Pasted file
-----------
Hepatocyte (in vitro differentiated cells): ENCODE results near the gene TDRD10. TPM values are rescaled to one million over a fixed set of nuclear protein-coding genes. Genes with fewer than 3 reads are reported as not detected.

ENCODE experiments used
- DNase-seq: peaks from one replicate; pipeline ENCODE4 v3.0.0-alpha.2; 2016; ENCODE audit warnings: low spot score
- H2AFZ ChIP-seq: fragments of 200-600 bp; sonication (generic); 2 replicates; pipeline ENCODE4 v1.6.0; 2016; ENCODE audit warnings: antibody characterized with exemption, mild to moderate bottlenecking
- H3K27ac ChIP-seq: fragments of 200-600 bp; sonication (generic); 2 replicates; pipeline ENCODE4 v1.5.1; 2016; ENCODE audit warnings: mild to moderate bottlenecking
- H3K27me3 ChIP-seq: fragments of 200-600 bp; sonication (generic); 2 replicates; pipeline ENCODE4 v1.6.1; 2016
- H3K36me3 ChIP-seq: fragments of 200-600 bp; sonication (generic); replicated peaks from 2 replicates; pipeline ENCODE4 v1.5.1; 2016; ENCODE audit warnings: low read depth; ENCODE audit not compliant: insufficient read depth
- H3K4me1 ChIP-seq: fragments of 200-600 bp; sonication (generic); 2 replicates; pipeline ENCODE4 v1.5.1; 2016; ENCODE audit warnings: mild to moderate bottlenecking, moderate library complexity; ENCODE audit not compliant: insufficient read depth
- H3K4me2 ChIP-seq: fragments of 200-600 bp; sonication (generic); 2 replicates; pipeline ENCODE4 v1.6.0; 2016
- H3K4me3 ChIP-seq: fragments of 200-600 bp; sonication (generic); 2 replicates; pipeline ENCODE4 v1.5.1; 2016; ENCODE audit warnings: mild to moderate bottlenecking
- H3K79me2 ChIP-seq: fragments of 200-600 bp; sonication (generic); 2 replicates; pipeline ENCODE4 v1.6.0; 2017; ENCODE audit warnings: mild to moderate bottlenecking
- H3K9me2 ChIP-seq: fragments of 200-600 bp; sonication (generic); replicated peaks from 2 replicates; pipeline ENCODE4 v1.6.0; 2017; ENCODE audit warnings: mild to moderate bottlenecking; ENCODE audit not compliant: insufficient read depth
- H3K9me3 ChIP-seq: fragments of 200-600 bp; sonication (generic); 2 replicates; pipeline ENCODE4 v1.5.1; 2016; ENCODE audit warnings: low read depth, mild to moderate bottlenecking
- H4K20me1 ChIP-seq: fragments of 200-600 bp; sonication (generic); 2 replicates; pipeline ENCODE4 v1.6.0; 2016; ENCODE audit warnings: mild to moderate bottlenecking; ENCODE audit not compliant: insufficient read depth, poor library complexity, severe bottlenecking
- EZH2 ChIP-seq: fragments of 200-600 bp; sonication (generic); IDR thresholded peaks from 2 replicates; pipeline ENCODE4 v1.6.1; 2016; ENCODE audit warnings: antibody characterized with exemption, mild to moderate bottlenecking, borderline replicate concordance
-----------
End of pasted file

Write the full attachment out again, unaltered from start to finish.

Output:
Hepatocyte (in vitro differentiated cells): ENCODE results near the gene TDRD10. TPM values are rescaled to one million over a fixed set of nuclear protein-coding genes. Genes with fewer than 3 reads are reported as not detected.

ENCODE experiments used
- DNase-seq: peaks from one replicate; pipeline ENCODE4 v3.0.0-alpha.2; 2016; ENCODE audit warnings: low spot score
- H2AFZ ChIP-seq: fragments of 200-600 bp; sonication (generic); 2 replicates; pipeline ENCODE4 v1.6.0; 2016; ENCODE audit warnings: antibody characterized with exemption, mild to moderate bottlenecking
- H3K27ac ChIP-seq: fragments of 200-600 bp; sonication (generic); 2 replicates; pipeline ENCODE4 v1.5.1; 2016; ENCODE audit warnings: mild to moderate bottlenecking
- H3K27me3 ChIP-seq: fragments of 200-600 bp; sonication (generic); 2 replicates; pipeline ENCODE4 v1.6.1; 2016
- H3K36me3 ChIP-seq: fragments of 200-600 bp; sonication (generic); replicated peaks from 2 replicates; pipeline ENCODE4 v1.5.1; 2016; ENCODE audit warnings: low read depth; ENCODE audit not compliant: insufficient read depth
- H3K4me1 ChIP-seq: fragments of 200-600 bp; sonication (generic); 2 replicates; pipeline ENCODE4 v1.5.1; 2016; ENCODE audit warnings: mild to moderate bottlenecking, moderate library complexity; ENCODE audit not compliant: insufficient read depth
- H3K4me2 ChIP-seq: fragments of 200-600 bp; sonication (generic); 2 replicates; pipeline ENCODE4 v1.6.0; 2016
- H3K4me3 ChIP-seq: fragments of 200-600 bp; sonication (generic); 2 replicates; pipeline ENCODE4 v1.5.1; 2016; ENCODE audit warnings: mild to moderate bottlenecking
- H3K79me2 ChIP-seq: fragments of 200-600 bp; sonication (generic); 2 replicates; pipeline ENCODE4 v1.6.0; 2017; ENCODE audit warnings: mild to moderate bottlenecking
- H3K9me2 ChIP-seq: fragments of 200-600 bp; sonication (generic); replicated peaks from 2 replicates; pipeline ENCODE4 v1.6.0; 2017; ENCODE audit warnings: mild to moderate bottlenecking; ENCODE audit not compliant: insufficient read depth
- H3K9me3 ChIP-seq: fragments of 200-600 bp; sonication (generic); 2 replicates; pipeline ENCODE4 v1.5.1; 2016; ENCODE audit warnings: low read depth, mild to moderate bottlenecking
- H4K20me1 ChIP-seq: fragments of 200-600 bp; sonication (generic); 2 replicates; pipeline ENCODE4 v1.6.0; 2016; ENCODE audit warnings: mild to moderate bottlenecking; ENCODE audit not compliant: insufficient read depth, poor library complexity, severe bottlenecking
- EZH2 ChIP-seq: fragments of 200-600 bp; sonication (generic); IDR thresholded peaks from 2 replicates; pipeline ENCODE4 v1.6.1; 2016; ENCODE audit warnings: antibody characterized with exemption, mild to moderate bottlenecking, borderline replicate concordance